"I have, like, 10 of them."
This is my friend talking. My good friend. And he's telling me about the high-capacity magazines he owns for his guns. The kind that holds 20 or 50 rounds of ammunition.
It's only a few days after Connecticut when he says it.
"Guns aren't the problem," he claims. "This crazy [expletive] society that's gone to hell is the problem."
I've heard these words a lot lately, especially since my recent column arguing for more gun control. Like banning the assault rifle and high-capacity mags. Longer waiting periods. Stricter than strict background checks. No gun show loopholes.
"You sound as if guns have a mind of their own," one reader emailed. "We need to deal with people problems."
At its purest, this argument boils down to seven simple words: Guns don't kill people. People kill people.
"Your article might reach more people in a positive light if it had been about the failure and moral decay of today's society," one reader said.
Failure. Moral decay. Our society, in a hand basket. Evil, made in America and personified by school shooters.
So are guns in America an antidote and answer to this?
Or a cause?
In the days following the Connecticut shooting, many of us scrambled for solutions. NBC anchor Ann Curry challenged people to commit daily acts of kindness equal to the number of murdered Connecticut kids. (Her tweet has gone viral).
One man in Philadelphia is fasting for 27 days.
"One day for each life lost in Newton -- including the gunman's," Dr. Charles Howard, chaplain at University of Pennsylvania, wrote on Huffington Post.
For some, firearms are part of the solution. An armed America is a better America.
My friend, the one with the big clips, believes guns make his family safer and more self-reliant. I trust him with anything under the sun, so I listen -- genuinely -- when he tells me this.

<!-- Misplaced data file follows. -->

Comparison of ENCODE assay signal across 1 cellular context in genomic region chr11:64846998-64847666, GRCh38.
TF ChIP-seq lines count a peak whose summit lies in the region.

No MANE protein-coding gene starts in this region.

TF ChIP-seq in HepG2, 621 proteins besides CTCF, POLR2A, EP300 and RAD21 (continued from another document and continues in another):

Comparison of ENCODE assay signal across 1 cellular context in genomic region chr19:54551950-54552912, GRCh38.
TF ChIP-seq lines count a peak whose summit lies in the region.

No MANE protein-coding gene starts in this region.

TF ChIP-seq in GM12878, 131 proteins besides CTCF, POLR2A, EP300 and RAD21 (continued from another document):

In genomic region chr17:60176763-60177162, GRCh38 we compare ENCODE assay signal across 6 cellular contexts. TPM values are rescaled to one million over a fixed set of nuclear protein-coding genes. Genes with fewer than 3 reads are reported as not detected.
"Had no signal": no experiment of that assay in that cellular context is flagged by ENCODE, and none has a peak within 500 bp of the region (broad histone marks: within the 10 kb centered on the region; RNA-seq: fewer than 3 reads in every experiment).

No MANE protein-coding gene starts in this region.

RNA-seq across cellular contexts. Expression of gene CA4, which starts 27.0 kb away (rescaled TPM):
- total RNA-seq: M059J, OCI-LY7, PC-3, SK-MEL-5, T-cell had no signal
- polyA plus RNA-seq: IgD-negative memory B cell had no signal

"If my vote becomes more and more meaningless, and my country completely moves away from me, or if government fails completely, how might I protect myself and my family, and the way of life to which I have become accustomed?" another friend emailed.
For part of my life, guns were not uncommon. I've owned them, shot them, hunted with them. Half of me understands that guns do not kill others. People -- depraved, tragic, lost -- do.
But guns are not neutral objects. Guns -- 300 million of them in private ownership in America -- have an effect on the spirit and psychology of our nation.
And I do not believe it is a good one.
Possessing a 10-gun personal arsenal distorts the psychology of a person. Carrying a handgun wherever you go changes the way you see the world.
The only gospel preached through gun show culture is an isolating one. An over-armed citizenry tends to fuel itself on self-crippling paranoia and nativism, neither of which are integral to the creation of what Lincoln called "a more perfect union."
No other object -- not even the Bible -- is clutched as tightly in the American grip as our weapons. No other object -- certainly not a bald eagle -- is as suited to symbolize our society as a firearm. It's as if we cannot be Americans without our guns.
"I think our nation would be a much more dangerous place with all its law-abiding citizenry unarmed," said one reader.
I don't disagree.
But imagine instead if we were talking about spades, shovels and garden hoes. Not Bushmasters, but blueberry bushes. Imagine if each of us owned seed collections as voraciously as we owned gun collections.
Or if the NRA disappeared, and in its place arose an organization devoted to the promotion and defense of, say, breast-feeding. Imagine what America would be like if we cared as much about maternal care and breast-feeding as we do firearms.
Or childhood education. Or clean water. Or civic education.
Yes, there is crime to protect against. Gun ownership is a right. Guns can be fun to shoot. And without question, the most serious problem we face comes when immorality drives the bus and ethical foundations turn to rot.
But guns are such a ... reaction.
This week, so many of us will sing hymns about peace on earth. Goodwill toward men and women. Joy to the world.
I never picture firearms as part of the map for reaching that land.
David Cook is the award-winning city columnist for the Times Free Press, working in the same building where he began his post-college career as a sportswriter for the Chattanooga Free Press. Cook, who graduated from Red Bank High, holds a master's degree in Peace and Justice Studies from Prescott College and an English degree from the University of Tennessee at Knoxville. For 12 years, he was a teacher at the middle, high school and university ...